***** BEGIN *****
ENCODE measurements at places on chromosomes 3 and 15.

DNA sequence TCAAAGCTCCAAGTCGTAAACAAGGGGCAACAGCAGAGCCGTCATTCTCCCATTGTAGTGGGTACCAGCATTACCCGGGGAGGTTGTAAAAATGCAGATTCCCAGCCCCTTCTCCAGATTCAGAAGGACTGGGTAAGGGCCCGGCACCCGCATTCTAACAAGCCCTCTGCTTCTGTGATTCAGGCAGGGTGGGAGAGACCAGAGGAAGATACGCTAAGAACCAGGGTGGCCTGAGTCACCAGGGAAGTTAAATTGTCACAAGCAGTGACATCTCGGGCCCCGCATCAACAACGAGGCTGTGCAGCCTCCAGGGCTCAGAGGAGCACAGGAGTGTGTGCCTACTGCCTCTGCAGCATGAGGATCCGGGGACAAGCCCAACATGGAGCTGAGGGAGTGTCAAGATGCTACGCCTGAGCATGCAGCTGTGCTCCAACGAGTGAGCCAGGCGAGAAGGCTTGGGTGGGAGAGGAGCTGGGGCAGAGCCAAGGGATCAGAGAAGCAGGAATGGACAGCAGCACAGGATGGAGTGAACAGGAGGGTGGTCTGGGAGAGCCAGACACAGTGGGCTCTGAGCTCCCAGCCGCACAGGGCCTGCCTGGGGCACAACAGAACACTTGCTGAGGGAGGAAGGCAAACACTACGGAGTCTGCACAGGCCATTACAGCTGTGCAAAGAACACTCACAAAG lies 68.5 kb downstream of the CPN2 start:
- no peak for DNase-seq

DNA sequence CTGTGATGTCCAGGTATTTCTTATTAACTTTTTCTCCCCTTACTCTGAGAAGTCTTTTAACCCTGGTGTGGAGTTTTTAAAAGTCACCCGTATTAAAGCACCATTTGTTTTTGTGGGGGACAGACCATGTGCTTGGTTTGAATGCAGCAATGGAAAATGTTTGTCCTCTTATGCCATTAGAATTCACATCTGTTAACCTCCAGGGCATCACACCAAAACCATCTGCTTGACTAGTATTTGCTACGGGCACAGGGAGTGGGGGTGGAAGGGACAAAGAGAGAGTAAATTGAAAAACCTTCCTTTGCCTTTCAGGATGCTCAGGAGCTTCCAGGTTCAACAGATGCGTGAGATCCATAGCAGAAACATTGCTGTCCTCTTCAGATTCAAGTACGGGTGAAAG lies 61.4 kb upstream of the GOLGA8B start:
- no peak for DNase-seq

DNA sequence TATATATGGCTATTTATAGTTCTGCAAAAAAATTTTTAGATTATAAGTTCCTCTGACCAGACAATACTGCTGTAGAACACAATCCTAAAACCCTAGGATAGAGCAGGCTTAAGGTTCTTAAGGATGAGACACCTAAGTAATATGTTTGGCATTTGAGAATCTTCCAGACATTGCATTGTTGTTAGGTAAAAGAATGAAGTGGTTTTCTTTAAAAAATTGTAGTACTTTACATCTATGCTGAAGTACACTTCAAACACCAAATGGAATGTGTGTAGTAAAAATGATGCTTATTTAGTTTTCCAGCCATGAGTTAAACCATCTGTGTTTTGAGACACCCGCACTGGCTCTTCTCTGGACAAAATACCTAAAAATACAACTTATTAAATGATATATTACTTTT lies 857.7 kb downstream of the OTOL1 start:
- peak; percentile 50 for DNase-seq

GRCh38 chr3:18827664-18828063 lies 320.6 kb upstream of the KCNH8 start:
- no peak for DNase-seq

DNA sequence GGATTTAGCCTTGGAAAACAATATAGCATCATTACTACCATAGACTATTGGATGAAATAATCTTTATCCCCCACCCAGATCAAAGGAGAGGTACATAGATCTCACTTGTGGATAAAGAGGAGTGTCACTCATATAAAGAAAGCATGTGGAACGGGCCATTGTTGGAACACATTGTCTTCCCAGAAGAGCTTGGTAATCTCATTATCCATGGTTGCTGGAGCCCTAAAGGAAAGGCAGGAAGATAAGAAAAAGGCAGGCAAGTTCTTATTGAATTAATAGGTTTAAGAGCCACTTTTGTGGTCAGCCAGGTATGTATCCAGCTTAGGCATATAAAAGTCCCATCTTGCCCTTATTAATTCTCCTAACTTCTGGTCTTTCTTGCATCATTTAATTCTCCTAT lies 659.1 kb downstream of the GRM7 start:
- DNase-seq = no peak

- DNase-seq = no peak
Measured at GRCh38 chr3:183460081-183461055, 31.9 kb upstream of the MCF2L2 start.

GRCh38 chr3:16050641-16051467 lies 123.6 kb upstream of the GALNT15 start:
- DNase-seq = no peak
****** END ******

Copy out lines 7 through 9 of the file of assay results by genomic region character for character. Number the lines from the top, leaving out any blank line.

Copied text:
- peak; percentile 50 for DNase-seq

GRCh38 chr3:18827664-18828063 lies 320.6 kb upstream of the KCNH8 start:
- no peak for DNase-seq